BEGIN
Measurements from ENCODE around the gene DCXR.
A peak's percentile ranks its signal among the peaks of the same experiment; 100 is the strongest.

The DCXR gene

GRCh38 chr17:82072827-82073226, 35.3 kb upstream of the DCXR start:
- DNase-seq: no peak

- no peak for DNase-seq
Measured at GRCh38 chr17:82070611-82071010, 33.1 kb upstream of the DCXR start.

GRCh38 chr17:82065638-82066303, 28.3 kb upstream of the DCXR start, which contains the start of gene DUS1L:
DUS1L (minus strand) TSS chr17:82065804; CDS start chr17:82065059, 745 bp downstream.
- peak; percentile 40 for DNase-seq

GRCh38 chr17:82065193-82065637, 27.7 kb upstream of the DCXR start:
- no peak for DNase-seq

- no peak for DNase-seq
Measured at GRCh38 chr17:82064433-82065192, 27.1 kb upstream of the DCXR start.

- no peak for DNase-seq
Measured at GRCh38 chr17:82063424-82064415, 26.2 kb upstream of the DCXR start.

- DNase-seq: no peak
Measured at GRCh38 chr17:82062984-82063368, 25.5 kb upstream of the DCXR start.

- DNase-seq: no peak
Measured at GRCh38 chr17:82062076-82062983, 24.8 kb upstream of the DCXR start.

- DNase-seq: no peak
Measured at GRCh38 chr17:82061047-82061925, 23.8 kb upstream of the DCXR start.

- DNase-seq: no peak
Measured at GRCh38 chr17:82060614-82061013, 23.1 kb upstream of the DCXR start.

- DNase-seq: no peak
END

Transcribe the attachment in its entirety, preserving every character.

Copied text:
Measurements from ENCODE around the gene DCXR.
A peak's percentile ranks its signal among the peaks of the same experiment; 100 is the strongest.

The DCXR gene

GRCh38 chr17:82072827-82073226, 35.3 kb upstream of the DCXR start:
- DNase-seq: no peak

- no peak for DNase-seq
Measured at GRCh38 chr17:82070611-82071010, 33.1 kb upstream of the DCXR start.

GRCh38 chr17:82065638-82066303, 28.3 kb upstream of the DCXR start, which contains the start of gene DUS1L:
DUS1L (minus strand) TSS chr17:82065804; CDS start chr17:82065059, 745 bp downstream.
- peak; percentile 40 for DNase-seq

GRCh38 chr17:82065193-82065637, 27.7 kb upstream of the DCXR start:
- no peak for DNase-seq

- no peak for DNase-seq
Measured at GRCh38 chr17:82064433-82065192, 27.1 kb upstream of the DCXR start.

- no peak for DNase-seq
Measured at GRCh38 chr17:82063424-82064415, 26.2 kb upstream of the DCXR start.

- DNase-seq: no peak
Measured at GRCh38 chr17:82062984-82063368, 25.5 kb upstream of the DCXR start.

- DNase-seq: no peak
Measured at GRCh38 chr17:82062076-82062983, 24.8 kb upstream of the DCXR start.

- DNase-seq: no peak
Measured at GRCh38 chr17:82061047-82061925, 23.8 kb upstream of the DCXR start.

- DNase-seq: no peak
Measured at GRCh38 chr17:82060614-82061013, 23.1 kb upstream of the DCXR start.

- DNase-seq: no peak